As COVID-19 spread across the world, President Donald Trump suggested in an April press conference that the virus may have emerged from a lab in Wuhan, China. Fact checkers sprang to check out the claim, often dismissing it summarily by noting there was little to no evidence backing it up.
And it’s true, there was no direct evidence, but there was a mountain of circumstantial evidence. Still, the story fizzled. In part because fact checkers and reporters, while focusing on the more wild claims that China deliberately created and released the virus as a bioweapon, often dismissed out of hand the less aggressive possibility that it simply leaked out of a lab.
Then, in January of 2021, things changed. An investigative essay published in the New York Magazine’s Intelligencer dove into the lab theory and found a number of surprising discoveries. (RELATED: Did Coronavirus Come From A Lab? Ten Key Takeaways From A Shocking New Report)
“It was an accident,” Nicholson Baker wrote as his summary opinion in a wide-ranging piece published in the Intelligencer. “A virus spent some time in a laboratory, and eventually it got out. SARS-CoV-2, the virus that causes COVID-19, began its existence inside a bat, then it learned how to infect people in a claustrophobic mine shaft, and then it was made more infectious in one or more laboratories, perhaps as part of a scientist’s well-intentioned but risky effort to create a broad-spectrum vaccine. SARS-2 was not designed as a biological weapon. But it was, I think, designed.”
Prior to Baker’s piece, fact checkers spent considerable time using a lack of direct evidence to dismiss any real inquiry into the matter. Many of these fact checks failed to dive deep into the theory, as Baker did, and instead found individuals eager to dismiss it and reports that fit the angle.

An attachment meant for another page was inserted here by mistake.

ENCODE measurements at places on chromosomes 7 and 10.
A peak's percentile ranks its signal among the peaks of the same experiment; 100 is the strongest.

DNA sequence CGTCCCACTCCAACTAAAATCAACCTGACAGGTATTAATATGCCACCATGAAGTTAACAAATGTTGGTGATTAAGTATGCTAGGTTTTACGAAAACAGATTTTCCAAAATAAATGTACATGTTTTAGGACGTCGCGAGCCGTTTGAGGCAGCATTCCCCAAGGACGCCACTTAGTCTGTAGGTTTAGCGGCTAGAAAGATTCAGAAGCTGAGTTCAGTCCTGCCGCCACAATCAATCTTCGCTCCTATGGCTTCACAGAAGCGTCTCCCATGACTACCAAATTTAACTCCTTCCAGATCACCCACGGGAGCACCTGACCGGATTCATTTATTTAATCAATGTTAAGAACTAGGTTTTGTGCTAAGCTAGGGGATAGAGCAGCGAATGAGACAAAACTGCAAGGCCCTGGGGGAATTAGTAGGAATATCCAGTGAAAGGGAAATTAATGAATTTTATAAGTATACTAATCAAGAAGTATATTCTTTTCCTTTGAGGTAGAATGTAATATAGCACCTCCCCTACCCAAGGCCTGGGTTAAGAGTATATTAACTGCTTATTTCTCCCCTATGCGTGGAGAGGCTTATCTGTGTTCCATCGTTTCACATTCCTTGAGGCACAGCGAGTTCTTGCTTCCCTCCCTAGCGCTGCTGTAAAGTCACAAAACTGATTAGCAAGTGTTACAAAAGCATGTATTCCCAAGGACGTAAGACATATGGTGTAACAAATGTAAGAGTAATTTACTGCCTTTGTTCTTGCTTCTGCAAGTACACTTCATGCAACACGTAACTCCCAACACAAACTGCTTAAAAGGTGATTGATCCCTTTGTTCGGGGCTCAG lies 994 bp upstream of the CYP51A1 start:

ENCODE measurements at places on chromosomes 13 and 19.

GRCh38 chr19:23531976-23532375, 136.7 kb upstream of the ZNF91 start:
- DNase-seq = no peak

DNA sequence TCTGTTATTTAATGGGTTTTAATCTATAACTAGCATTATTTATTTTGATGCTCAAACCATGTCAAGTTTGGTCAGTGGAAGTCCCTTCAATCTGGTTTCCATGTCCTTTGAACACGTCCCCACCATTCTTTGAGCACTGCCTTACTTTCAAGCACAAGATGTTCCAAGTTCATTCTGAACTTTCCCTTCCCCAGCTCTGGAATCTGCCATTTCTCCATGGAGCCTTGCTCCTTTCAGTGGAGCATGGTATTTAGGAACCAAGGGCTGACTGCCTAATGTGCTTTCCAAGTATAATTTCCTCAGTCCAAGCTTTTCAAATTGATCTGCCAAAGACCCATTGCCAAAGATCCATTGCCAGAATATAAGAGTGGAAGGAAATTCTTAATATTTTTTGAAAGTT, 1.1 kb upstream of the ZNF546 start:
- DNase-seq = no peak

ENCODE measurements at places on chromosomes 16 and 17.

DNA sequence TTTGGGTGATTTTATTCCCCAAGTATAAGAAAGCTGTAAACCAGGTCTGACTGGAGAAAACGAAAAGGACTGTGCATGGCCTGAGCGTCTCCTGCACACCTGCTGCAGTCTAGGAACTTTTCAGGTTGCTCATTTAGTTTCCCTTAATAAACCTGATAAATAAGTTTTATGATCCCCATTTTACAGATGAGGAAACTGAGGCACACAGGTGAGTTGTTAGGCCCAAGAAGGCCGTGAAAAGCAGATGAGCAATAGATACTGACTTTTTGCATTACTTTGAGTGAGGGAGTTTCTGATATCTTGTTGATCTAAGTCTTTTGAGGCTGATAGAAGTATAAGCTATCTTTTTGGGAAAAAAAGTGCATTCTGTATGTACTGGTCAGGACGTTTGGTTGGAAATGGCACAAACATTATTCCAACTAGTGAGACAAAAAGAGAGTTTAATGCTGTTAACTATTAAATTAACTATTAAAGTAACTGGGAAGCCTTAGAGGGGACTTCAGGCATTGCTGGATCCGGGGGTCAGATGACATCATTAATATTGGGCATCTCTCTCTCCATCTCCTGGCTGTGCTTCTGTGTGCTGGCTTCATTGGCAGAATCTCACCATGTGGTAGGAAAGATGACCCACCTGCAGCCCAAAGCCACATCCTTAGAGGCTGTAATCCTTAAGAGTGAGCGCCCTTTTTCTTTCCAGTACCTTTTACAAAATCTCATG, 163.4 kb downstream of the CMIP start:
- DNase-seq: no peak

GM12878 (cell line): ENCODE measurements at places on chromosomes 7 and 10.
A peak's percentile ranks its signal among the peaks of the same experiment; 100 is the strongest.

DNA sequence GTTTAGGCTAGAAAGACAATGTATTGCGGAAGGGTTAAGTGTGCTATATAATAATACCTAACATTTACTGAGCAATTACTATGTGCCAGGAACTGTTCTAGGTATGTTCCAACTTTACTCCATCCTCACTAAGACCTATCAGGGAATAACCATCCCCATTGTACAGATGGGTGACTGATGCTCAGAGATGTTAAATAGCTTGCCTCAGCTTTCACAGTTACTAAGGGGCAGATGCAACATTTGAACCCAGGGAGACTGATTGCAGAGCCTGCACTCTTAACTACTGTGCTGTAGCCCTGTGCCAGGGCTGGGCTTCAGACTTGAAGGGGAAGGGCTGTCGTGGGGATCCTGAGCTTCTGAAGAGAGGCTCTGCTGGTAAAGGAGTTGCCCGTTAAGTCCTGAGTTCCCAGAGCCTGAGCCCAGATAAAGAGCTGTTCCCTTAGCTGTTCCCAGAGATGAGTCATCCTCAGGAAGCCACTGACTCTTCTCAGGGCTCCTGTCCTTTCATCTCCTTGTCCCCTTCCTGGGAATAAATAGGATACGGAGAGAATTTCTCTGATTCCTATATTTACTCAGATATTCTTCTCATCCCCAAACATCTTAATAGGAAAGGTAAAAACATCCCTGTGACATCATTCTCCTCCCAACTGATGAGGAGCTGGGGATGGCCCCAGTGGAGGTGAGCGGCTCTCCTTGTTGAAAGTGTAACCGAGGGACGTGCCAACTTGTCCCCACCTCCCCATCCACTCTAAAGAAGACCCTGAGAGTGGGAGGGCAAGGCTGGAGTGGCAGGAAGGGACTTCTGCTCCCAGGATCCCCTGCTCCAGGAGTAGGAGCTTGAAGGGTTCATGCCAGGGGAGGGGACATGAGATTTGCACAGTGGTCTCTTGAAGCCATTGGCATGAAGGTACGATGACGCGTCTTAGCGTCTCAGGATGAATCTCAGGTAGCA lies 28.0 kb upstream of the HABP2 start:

About two weeks after Trump’s comments, The Washington Post published a fact check exploring the claim. The Post noted that the claim had been repeated and wondered by many people – including “the political world, Internet theorists, intelligence analysts and global public health officials.”
While The Post explored various ways that the virus could have been developed and escaped in a lab, it repeatedly came to the same kind of summary dismissal found in several other fact checks. The piece cited individuals eager to push the public into the easier option, which more people publicly backed, but which still lacked conclusive evidence – that it “came” as is “from nature.”
Even when the fact check noted the various suspicious incidents in China at the time of the outbreak, like a report that “scientists were told to destroy early samples of the virus” and the government’s quick insistence that it came from the market despite doing “little to provide supporting evidence for this theory,” the Post continuously dismissed the idea.
Ultimately, the fact check appeared to blame the theory on the Chinese government’s lack of transparency in providing information that would crush the idea. (RELATED: US Has Evidence Researchers In Wuhan Lab Fell Ill Before Coronavirus Outbreak, State Department Says)
“Too many expected coincidences would have had to take place for it to have escaped from a lab,” The Post decided at the time. “But the Chinese government has not been willing or able to provide information that would clarify lingering questions about any possible role played by either Wuhan lab.”
“That’s why intelligence agencies are still exploring that possibility, no matter how remote it may be,” according to the fact check. “And even then, it’s unclear when or if we will ever know the origin story of this new virus that is causing death and economic turmoil around the globe.”
The Post disagreed with the idea that it downplayed or suppressed the lab theory in a statement to the Caller.
“We disagree with your premise—a thorough fact check that ends with, ‘…the Chinese government has not been willing or able to provide information that would clarify lingering questions about any possible role played by either Wuhan lab’ is not ‘suppressing’ anything,” Molly Gannon Conway, a communications manager at The Post, wrote in an email.
“It’s also worth pointing out that columnist Josh Rogin advanced the idea of it starting in a lab in one of his columns, dated April 14, 2020, and columnist David Ignatius raised questions about China’s explanation of its origin in a fish market in a column on April 2 last year,” Conway added, noting two opinion pieces published in 2020 regarding the origins of the coronavirus.